I used to believe that my computer was mine, and no program had any authority to do anything without my consent. (This can probably be traced back to my days on Slashdot, a decade ago; if I didn't get the opinion from there, they certainly reinforced it.) I believed I was sufficiently smart to manage my own software, without everyone's updater constantly nagging me to do so. I especially didn't want the updater to do it on its own; this often lead to problems, especially when Firefox got updated behind the scenes while I was using it. However, I liked automatic security updates on Linux, so I got rather used to restarting Firefox when links mysteriously failed to be followed, or menus and tabs couldn't be opened—these being the days before the "Firefox has been updated and needs to be restarted" notification.
Then, everything changed.
Wednesday, March 2, 2011
If you've ever tried to add a directory to man's search path, you've undoubtedly noticed that the
The documentation for
MANPATHenvironment variable replaces rather than extends man's built-in search path. Today, I rediscovered a clever little setup on a machine at work.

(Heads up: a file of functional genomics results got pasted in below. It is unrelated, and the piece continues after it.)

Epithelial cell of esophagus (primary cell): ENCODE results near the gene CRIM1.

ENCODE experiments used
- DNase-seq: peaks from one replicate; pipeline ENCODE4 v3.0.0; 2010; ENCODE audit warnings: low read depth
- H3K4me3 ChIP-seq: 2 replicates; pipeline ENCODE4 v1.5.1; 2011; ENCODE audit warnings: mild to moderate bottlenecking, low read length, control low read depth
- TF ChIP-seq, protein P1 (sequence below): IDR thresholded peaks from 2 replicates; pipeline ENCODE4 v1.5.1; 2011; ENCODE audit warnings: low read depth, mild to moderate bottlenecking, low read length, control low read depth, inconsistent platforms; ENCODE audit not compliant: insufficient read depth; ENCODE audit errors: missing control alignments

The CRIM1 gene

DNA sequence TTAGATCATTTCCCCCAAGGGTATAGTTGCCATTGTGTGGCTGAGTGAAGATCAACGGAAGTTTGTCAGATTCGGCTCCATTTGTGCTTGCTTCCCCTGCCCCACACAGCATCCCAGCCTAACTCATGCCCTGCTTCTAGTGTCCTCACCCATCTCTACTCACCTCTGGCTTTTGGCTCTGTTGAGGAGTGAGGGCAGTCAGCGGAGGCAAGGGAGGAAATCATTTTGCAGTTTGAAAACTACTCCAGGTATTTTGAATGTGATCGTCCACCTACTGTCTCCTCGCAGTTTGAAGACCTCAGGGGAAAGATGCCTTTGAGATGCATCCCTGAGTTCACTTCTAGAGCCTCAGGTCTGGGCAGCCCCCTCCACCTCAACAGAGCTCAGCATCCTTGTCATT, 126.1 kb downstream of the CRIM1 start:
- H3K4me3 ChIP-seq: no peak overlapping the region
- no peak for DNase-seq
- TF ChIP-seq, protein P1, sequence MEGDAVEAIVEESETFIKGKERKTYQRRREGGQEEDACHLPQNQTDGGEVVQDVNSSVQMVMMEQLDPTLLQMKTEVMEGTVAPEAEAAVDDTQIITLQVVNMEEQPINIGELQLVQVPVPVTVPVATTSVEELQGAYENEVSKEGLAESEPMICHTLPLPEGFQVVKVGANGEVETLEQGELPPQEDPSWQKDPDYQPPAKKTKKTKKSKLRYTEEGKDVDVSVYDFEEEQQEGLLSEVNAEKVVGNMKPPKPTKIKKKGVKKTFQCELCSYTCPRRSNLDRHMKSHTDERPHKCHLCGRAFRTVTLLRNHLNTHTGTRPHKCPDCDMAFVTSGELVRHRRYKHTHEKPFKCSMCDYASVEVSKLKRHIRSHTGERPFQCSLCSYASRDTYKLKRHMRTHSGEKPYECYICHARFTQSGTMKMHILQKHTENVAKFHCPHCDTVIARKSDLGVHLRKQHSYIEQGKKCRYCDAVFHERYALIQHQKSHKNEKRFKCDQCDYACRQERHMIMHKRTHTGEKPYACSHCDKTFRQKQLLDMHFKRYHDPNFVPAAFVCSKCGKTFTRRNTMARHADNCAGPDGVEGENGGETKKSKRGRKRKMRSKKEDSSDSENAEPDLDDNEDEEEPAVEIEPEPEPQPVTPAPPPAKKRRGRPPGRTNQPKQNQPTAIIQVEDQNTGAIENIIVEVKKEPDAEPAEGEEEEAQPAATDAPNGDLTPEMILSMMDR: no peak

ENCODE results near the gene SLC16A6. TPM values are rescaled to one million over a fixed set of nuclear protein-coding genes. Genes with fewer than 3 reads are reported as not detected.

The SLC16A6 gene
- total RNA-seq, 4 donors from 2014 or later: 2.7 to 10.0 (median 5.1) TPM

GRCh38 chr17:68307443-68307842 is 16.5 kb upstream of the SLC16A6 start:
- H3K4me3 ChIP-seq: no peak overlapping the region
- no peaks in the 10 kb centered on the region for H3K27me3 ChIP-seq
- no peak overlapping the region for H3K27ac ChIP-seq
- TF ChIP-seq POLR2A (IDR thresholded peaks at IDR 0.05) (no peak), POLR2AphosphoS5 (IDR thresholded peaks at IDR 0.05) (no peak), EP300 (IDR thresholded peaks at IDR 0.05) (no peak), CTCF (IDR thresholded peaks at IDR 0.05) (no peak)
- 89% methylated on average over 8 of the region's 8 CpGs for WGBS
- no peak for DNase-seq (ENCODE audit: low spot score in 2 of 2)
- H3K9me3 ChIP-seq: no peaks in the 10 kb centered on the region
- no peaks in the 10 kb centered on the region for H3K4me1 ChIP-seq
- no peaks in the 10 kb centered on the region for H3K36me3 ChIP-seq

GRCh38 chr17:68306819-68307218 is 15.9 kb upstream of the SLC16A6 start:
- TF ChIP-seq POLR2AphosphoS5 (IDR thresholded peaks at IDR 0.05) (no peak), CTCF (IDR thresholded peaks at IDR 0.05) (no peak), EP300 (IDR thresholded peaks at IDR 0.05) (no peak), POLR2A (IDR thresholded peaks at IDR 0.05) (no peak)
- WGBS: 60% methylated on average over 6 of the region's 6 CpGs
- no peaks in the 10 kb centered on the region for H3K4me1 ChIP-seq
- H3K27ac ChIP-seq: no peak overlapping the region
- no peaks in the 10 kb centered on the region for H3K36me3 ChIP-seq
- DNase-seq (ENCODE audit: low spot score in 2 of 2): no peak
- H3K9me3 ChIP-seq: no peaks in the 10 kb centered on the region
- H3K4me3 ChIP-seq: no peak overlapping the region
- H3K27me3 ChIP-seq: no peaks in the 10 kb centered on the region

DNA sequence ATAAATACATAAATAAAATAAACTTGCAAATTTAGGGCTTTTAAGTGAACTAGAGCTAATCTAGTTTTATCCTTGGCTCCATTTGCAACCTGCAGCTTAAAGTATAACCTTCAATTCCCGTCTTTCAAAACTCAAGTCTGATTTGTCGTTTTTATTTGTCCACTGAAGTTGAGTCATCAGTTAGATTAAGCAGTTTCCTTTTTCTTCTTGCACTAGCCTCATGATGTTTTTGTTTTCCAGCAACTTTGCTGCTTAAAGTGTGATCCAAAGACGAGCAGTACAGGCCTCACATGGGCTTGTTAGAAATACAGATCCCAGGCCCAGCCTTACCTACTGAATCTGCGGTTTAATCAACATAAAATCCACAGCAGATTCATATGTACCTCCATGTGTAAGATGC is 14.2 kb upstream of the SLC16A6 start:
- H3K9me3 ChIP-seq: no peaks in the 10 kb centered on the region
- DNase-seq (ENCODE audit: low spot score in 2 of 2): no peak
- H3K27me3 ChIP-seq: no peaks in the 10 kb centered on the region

- Copy /etc/man.config to somewhere in your home dir. Mine seems to be at ~/.config/man/man.config for optimal redundant redundancy. (I will say that keeping the "man.config" name of the file makes vim highlight it without additional fuss.)
- Add your desired
MANPATHlines to this file at whatever position you wish. Don't forget to curse the lack of an include mechanism at this point, which prevents you from automatically getting changes to /etc/man.config. Cheer up, because there probably won't be any.
- Add an alias to your shell. For bash, you would put something like
alias man='man -C ~/.config/man/man.config'(which obviously includes the name of the file chosen in step 1) into
~/.bashrc. Remember to
source ~/.bashrcto make it take effect in the current session.
man, your personal manpages will be searched as well.
The documentation for
manon the system in question claims that it will use $PATH to guess at additional man page locations, but this does not actually work for me. Having a command in
~/.install/bindoes not allow
manto find the manpage in